On October 1, 2002, agreements are written between the parties and a contract signed. The first Canadians head to Cambodia in November to establish the local office and meet with their liaisons among government officials. The group comprises John Blair and McElhenny president Chris Newcomb, as well as Geospatial’s Michael Simmons, Barbara Hoffman and Ron Hewitt. Their journey from Canada’s West Coast to Svay Chek is brutal and long. To get to the capital, Phnom Phen, takes more than 15 hours not including layovers. From there it’s a one-hour flight north to Batdambang and then an exhausting two-hour drive to the more remote Sisophon. From Sisophon, it’s a bumpy and usually nauseating one-hour lesson in endurance by motorcycle or car to the villages of Svay Chek. LAMAA is officially underway.

For a country renowned for its culture and friendly people, Cambodia’s history is nothing short of tragedy and chaos. In 1975 Khmer Rouge forces led by Pol Pot defeated General Lon Nol’s army and took over Phnom Penh, the Cambodian capital. Nol had orchestrated the coup that toppled Prince Norodom Sihanouk in 1970. Following his defeat, Nol fled into exile in Hawaii and Pol Pot took over. The rest has been well documented by historians and human rights activists. Cities were evacuated, opposition officers, soldiers and officials were killed and the country was cut off from the rest of the world. The period 1975 to 1979 was marked by forced unpaid agricultural labor for all, the brutal persecution of Buddhists and ethnic minorities, and bloody purges of dissidents and anyone thought to be a dissident. In 1978, angered by repeated border incursions, Vietnam invaded Cambodia. The Khmer Rouge fled into the jungle, conducting years of guerilla war against the Vietnamese-backed government.

In 1993, backed by U.N.-administered elections, Norodom Sihanouk was reinstated as the last in a long line of Angkor god kings. Since then, Cambodia has stabilized, more or less. Still, there is death and misery aplenty in this land. Pol Pot described landmines as his “perfect soldiers” because of their effectiveness; decades of war saw the wholesale scattering of these and other explosive weapons by both sides in the Cambodia conflict. Some local sources also point to an American influence; on some of the cloudier days during the Vietnam War, U.S. warplanes would fly over the Cambodia countryside and blithely unload their bomb loads. Most exploded as designed, others were duds; they’re still out there, lurking and still lethal.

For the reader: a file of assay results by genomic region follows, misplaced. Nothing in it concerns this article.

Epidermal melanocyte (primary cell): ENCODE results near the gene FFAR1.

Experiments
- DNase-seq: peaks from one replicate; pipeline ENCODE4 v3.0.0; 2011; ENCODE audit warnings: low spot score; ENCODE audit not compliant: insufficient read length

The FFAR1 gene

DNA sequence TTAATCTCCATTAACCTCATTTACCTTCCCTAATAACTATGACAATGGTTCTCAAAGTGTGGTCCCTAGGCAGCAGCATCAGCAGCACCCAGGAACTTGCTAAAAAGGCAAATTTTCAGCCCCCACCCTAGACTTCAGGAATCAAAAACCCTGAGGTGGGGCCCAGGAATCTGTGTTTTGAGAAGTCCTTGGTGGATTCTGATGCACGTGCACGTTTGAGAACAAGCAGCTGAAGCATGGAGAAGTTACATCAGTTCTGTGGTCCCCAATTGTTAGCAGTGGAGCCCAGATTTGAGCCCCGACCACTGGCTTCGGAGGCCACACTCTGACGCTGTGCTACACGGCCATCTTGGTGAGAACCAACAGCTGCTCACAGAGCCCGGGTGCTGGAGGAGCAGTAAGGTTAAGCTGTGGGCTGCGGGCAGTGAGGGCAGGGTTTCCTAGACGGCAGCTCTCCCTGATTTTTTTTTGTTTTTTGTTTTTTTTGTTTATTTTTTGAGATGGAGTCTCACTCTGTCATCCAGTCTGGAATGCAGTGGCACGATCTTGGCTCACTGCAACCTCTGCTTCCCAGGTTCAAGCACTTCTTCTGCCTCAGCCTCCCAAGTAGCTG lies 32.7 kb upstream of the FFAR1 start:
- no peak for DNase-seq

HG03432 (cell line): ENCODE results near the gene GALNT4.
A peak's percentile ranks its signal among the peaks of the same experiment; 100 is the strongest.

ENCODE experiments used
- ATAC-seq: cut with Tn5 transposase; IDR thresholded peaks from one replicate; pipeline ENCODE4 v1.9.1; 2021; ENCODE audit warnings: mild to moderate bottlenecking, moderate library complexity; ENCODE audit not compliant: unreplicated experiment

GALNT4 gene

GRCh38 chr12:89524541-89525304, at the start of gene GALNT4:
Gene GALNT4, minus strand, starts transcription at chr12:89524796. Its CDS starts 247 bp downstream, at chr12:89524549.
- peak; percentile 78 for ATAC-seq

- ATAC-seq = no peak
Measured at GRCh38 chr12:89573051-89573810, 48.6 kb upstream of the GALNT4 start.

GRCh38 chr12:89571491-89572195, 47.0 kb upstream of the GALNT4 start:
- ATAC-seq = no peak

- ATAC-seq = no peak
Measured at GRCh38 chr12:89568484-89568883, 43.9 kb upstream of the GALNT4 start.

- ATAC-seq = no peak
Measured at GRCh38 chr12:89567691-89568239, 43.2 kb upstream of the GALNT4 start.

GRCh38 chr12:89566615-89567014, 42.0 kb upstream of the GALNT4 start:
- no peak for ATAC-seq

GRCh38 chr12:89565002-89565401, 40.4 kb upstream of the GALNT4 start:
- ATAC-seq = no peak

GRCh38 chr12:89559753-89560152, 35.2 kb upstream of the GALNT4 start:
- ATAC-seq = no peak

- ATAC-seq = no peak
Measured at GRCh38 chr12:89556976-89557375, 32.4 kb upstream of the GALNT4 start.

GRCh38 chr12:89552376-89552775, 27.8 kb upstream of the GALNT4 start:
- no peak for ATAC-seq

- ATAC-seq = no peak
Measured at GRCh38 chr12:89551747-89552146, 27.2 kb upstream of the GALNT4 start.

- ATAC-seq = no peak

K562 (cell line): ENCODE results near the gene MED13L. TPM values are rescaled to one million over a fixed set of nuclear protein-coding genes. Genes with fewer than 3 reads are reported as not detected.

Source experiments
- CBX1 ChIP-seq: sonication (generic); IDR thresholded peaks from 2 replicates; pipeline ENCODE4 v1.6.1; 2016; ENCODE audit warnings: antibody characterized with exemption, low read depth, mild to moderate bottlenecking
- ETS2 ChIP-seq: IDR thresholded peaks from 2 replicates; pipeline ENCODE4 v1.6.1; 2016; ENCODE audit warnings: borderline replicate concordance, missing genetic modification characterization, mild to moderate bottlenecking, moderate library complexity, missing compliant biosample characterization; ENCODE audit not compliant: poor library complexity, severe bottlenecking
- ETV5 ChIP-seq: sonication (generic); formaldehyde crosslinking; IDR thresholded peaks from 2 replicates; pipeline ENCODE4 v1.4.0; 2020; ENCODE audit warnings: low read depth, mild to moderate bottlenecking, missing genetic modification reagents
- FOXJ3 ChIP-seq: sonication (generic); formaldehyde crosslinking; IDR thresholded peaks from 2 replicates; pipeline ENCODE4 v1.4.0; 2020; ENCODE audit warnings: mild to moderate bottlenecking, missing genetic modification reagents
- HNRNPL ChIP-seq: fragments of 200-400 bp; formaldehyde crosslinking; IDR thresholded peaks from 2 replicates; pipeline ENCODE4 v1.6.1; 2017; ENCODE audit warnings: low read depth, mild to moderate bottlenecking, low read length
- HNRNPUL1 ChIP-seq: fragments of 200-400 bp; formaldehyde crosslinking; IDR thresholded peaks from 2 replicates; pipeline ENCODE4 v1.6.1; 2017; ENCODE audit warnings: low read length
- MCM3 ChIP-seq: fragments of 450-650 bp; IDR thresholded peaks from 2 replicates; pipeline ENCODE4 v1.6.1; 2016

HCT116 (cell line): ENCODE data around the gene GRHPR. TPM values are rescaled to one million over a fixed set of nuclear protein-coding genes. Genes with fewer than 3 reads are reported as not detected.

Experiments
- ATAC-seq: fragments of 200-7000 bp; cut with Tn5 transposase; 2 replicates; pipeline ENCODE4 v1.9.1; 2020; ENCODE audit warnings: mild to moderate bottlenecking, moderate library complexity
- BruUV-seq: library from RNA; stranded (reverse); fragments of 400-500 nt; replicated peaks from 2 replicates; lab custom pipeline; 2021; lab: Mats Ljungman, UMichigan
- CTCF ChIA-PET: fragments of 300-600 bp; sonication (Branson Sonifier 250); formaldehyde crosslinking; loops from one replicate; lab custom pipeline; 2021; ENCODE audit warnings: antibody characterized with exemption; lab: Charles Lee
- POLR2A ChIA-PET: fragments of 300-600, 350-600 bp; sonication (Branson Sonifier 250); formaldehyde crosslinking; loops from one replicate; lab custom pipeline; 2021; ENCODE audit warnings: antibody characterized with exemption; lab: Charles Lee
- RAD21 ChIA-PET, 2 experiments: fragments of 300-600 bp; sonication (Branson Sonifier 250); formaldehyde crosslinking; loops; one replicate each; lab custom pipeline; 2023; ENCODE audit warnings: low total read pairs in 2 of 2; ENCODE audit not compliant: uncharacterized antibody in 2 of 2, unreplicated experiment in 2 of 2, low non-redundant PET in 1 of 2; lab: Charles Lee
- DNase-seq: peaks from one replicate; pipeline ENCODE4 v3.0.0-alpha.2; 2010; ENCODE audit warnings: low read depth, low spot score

According to a recent report in the Globe and Mail, Cambodia is cursed with an estimated four to six million mines and other UXO left over from the Vietnam and civil war eras. Today, Cambodia has the highest ratio of amputees per population in the world—about one amputee for every 290 people. According to the Red Cross, there were 754 casualties, including 111 deaths, from UXO last year. This year the casualty toll is worse, up 44 per cent at the time of writing. The rise in metal prices has seen locals scavenging for scrap metal in the form of discarded weaponry, including unexploded shells and bombs. The evidence is everywhere. “People with crutches, people amputated, a lot of people walking around with one leg,” observes Lloyd.

The deterioration of infrastructure and government administration was just as problematic as the landmine issue for those working on the LAMAA project. When the ultra-Marxist Khmer Rouge came into power, they destroyed all records,including land titles, right across the country. Other interests have upheld this chaotic status quo to this day. Certain financial institutions, for example, concerned that citizens with land titles will have rights to lower-interest loans, would rather continue loaning high-interest money to ‘landless’ locals. As Lloyd puts it: “Secure land titling is not so good for the loan sharks.”

Then there’s the resistance from some locals. Not surprisingly, many villagers, when confronted with the prospect of having their land titled, begin having property tax nightmares. “What turns it around,” says Lloyd, “is seeing the aerial photographs—that they couldn’t hide the land.” At the outset, the project is to use conventional aerial photography to secure the images of the region from the sky. Getting those photos, the first phase of this ambitious project, is such an important piece of the puzzle that failure on this front could derail everything else. If photos aren’t obtained before late spring, the whole project will have to be postponed until the following year.